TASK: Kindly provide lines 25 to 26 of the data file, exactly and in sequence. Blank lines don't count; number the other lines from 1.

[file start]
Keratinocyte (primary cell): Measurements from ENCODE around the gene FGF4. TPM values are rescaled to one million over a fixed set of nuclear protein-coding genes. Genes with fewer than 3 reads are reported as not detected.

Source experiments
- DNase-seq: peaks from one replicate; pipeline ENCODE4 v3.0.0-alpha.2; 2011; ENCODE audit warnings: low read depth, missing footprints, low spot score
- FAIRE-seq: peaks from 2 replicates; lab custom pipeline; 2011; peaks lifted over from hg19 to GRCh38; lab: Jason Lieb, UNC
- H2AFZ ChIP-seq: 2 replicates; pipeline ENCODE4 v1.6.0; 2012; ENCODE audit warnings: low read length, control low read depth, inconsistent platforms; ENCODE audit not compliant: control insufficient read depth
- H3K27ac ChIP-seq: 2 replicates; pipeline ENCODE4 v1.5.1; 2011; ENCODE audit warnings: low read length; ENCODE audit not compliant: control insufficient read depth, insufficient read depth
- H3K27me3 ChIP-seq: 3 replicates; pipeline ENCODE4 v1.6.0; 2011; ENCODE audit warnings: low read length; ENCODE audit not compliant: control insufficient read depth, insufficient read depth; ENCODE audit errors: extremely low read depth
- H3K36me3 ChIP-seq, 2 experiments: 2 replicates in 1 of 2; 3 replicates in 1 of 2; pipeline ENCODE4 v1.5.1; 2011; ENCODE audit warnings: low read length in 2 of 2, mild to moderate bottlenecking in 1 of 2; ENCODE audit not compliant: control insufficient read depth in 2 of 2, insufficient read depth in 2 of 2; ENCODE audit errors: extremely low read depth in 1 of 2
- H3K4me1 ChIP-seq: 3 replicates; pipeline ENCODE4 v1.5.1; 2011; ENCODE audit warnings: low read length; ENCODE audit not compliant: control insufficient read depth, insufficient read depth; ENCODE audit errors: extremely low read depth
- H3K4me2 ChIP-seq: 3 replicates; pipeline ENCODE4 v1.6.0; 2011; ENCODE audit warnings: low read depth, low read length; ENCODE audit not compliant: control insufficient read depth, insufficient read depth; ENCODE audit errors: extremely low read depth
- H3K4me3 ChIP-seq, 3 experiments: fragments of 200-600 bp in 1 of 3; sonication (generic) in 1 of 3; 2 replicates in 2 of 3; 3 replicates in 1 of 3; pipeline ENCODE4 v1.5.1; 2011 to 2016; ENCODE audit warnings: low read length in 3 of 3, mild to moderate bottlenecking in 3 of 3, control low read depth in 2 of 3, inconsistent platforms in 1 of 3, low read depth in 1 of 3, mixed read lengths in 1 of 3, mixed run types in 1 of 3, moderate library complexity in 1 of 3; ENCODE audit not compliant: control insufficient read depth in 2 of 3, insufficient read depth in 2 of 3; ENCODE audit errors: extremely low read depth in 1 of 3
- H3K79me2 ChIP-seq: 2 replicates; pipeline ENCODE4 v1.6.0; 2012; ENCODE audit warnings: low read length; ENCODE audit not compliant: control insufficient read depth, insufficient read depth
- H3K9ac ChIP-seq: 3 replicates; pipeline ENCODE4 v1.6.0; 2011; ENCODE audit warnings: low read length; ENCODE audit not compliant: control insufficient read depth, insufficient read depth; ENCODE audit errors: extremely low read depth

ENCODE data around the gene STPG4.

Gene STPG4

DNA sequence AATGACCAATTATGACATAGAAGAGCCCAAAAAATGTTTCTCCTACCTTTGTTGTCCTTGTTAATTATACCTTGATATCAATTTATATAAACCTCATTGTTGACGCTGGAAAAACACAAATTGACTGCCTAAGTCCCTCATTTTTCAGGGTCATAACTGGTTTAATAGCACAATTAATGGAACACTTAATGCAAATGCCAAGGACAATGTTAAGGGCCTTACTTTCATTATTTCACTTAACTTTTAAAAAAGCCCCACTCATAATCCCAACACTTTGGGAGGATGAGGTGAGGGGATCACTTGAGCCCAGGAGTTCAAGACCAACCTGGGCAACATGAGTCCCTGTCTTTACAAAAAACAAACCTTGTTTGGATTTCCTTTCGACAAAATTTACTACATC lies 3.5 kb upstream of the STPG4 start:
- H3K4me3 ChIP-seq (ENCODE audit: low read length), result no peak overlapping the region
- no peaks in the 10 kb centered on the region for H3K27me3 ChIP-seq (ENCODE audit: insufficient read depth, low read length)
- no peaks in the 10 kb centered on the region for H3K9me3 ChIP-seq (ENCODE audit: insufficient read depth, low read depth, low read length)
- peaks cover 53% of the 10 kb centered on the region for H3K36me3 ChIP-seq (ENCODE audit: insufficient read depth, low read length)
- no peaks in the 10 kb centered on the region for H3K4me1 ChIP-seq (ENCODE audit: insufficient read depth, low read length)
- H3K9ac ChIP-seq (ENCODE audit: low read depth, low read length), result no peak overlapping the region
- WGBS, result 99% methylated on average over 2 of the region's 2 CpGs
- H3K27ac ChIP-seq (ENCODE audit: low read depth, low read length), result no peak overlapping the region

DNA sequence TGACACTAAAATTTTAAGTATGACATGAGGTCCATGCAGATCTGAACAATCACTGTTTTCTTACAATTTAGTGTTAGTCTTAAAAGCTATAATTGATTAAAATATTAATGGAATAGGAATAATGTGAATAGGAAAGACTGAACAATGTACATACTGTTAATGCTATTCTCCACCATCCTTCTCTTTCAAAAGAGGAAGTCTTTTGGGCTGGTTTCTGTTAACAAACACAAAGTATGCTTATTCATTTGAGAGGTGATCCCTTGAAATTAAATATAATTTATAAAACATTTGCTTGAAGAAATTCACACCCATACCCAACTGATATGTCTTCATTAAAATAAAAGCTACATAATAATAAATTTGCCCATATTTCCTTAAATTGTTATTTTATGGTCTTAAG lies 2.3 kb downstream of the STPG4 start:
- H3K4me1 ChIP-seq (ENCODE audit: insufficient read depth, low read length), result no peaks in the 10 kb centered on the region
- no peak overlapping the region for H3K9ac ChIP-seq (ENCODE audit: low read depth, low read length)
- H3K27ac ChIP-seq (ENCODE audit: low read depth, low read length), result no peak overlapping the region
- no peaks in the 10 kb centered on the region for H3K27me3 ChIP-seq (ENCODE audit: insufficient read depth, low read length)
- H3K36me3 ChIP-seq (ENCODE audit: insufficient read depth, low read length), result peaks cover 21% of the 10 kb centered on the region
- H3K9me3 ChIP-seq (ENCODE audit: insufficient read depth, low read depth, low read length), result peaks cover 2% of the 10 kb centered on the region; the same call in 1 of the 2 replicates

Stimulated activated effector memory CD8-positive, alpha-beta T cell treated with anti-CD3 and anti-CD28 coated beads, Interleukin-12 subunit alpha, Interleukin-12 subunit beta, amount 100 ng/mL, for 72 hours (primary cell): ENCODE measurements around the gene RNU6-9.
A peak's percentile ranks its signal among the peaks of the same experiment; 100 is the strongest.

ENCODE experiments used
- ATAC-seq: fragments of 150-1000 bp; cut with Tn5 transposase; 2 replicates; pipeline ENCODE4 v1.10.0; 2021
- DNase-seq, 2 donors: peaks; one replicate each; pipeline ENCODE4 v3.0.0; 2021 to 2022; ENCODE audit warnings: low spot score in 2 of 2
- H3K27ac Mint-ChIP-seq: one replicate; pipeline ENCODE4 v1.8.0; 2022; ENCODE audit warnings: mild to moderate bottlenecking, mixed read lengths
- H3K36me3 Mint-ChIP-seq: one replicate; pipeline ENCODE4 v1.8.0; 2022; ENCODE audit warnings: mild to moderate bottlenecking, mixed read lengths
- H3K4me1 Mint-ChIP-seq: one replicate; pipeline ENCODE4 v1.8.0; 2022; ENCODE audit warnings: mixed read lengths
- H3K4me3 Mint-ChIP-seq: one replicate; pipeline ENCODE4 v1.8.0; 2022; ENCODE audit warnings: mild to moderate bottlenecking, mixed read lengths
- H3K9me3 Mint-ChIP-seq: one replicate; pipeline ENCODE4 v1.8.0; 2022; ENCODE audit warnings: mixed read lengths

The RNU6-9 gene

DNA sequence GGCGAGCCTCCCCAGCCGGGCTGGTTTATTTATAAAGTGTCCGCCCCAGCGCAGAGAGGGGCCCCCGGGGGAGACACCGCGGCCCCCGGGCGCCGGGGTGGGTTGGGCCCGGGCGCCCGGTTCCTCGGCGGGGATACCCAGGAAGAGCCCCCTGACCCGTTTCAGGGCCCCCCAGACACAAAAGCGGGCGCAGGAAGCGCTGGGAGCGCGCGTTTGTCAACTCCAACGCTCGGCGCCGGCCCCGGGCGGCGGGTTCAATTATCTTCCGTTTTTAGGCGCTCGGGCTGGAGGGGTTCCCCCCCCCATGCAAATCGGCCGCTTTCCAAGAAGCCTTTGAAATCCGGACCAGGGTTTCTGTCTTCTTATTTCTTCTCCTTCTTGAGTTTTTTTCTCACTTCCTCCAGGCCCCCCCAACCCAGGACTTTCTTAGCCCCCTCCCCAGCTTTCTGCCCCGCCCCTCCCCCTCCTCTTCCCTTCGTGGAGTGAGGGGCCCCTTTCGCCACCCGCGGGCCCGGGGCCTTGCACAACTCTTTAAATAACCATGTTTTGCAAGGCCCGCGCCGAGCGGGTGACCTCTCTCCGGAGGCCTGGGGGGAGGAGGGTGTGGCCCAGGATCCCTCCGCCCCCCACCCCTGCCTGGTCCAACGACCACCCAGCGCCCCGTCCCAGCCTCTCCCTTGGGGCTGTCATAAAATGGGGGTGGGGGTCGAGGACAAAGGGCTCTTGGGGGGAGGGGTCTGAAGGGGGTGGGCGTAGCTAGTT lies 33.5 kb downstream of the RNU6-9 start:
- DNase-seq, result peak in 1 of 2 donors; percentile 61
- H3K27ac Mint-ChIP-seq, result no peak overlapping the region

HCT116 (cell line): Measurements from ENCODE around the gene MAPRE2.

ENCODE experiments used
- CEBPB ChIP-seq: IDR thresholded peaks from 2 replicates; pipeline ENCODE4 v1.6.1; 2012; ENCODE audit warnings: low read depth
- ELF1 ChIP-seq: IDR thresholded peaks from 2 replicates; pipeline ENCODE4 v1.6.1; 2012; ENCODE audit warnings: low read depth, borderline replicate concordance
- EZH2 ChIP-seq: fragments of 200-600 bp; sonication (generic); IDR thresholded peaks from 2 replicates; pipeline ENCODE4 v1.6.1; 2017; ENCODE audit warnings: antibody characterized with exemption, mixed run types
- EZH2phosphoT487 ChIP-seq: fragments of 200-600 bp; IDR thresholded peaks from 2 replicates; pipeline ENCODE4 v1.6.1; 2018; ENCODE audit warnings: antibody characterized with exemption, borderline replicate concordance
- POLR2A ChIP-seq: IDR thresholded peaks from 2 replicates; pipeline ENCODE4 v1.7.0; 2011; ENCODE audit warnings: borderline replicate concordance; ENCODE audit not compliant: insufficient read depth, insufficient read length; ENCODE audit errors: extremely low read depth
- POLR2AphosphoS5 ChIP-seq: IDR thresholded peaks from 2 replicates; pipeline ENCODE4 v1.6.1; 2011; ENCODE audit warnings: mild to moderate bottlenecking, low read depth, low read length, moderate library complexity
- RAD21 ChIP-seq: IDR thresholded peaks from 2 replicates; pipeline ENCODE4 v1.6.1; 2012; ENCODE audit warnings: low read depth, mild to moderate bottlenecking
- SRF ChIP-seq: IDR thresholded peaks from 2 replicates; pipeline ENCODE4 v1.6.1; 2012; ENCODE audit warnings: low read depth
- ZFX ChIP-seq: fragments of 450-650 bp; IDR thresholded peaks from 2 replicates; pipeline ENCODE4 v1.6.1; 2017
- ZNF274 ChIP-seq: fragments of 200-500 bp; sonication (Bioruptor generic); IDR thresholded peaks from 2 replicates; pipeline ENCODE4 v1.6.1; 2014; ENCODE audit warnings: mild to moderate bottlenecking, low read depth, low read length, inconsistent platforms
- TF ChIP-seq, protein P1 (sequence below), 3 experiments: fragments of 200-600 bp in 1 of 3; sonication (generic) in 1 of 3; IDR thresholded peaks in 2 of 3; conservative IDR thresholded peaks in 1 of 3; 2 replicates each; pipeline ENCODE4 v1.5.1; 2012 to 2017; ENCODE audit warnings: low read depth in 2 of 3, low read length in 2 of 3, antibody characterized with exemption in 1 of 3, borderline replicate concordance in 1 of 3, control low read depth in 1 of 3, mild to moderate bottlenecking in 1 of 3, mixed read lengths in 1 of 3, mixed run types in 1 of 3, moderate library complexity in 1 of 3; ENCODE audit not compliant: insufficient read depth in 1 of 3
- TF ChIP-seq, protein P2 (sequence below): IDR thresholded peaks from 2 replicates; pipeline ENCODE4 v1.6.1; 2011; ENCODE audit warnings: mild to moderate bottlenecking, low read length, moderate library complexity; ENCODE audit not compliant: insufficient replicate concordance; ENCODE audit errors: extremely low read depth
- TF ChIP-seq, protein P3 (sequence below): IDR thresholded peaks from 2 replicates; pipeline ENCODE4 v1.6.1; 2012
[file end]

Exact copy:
DNA sequence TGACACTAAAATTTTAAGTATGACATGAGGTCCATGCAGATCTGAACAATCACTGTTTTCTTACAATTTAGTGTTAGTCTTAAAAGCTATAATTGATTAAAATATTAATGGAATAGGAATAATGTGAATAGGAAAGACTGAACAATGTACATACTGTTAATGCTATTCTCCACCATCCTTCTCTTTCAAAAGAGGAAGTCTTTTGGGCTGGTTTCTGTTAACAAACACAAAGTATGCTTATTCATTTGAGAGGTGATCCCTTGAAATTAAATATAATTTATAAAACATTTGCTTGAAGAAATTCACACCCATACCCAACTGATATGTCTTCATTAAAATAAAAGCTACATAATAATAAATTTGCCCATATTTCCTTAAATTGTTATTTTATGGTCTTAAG lies 2.3 kb downstream of the STPG4 start:
- H3K4me1 ChIP-seq (ENCODE audit: insufficient read depth, low read length), result no peaks in the 10 kb centered on the region